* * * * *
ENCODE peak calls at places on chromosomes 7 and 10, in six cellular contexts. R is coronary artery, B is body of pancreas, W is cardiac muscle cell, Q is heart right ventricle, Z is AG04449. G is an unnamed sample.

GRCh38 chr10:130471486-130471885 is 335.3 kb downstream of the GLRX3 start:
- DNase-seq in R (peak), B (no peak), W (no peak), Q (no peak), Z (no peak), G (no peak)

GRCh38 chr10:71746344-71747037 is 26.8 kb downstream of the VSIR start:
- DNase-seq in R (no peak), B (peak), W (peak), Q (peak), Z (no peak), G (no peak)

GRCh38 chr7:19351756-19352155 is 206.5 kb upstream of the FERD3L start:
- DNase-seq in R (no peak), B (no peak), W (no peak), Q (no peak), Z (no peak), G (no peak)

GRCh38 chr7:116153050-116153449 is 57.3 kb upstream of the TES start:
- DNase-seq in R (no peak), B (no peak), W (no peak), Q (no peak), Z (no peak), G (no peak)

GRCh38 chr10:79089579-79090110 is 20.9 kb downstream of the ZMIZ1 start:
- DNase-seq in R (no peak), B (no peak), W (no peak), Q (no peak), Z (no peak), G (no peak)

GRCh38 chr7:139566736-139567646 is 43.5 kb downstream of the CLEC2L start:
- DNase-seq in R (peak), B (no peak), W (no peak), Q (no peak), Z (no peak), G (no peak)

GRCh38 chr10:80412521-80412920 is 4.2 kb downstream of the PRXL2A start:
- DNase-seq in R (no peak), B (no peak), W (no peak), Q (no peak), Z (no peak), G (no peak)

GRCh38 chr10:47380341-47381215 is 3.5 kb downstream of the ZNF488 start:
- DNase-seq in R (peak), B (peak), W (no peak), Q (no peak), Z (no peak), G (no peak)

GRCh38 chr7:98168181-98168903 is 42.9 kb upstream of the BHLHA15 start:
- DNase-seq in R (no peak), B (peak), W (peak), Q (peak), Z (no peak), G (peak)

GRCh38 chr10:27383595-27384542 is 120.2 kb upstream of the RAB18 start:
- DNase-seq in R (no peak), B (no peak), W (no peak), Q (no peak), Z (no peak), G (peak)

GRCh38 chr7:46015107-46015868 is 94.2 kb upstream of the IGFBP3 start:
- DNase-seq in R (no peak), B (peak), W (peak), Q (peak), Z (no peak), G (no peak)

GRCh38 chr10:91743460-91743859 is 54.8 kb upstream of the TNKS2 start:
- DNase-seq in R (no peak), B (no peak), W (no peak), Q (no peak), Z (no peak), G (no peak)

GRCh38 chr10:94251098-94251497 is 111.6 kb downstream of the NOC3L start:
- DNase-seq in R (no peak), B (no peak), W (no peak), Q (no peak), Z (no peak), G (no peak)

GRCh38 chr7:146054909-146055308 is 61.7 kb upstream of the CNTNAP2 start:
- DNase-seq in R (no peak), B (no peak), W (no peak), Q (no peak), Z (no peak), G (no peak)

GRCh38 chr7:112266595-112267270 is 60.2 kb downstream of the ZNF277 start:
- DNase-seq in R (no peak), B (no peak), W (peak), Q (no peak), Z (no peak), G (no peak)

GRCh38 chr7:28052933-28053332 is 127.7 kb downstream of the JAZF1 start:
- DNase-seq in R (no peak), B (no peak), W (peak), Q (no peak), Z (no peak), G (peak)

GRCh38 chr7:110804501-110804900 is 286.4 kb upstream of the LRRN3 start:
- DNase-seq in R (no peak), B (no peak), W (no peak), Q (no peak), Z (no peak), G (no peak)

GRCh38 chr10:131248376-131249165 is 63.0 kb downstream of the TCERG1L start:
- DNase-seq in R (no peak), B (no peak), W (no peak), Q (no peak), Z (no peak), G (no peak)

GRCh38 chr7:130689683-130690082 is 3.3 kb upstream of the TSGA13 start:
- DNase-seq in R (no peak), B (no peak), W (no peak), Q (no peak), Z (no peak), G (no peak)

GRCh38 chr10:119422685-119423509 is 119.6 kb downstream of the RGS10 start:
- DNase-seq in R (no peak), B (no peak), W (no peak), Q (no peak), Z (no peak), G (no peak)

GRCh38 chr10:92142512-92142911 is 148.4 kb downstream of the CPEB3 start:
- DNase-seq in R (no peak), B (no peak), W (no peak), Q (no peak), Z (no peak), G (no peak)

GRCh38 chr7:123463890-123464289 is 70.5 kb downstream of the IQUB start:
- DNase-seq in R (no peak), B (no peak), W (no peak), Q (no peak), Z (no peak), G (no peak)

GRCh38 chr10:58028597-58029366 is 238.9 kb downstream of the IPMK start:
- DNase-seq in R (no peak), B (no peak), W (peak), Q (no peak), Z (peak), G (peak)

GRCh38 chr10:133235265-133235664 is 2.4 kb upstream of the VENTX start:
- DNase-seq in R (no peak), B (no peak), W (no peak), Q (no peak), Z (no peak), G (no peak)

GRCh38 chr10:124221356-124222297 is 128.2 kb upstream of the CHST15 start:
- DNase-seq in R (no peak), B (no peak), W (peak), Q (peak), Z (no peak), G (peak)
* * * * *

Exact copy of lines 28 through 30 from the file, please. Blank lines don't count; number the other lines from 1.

GRCh38 chr7:146054909-146055308 is 61.7 kb upstream of the CNTNAP2 start:
- DNase-seq in R (no peak), B (no peak), W (no peak), Q (no peak), Z (no peak), G (no peak)

GRCh38 chr7:112266595-112267270 is 60.2 kb downstream of the ZNF277 start: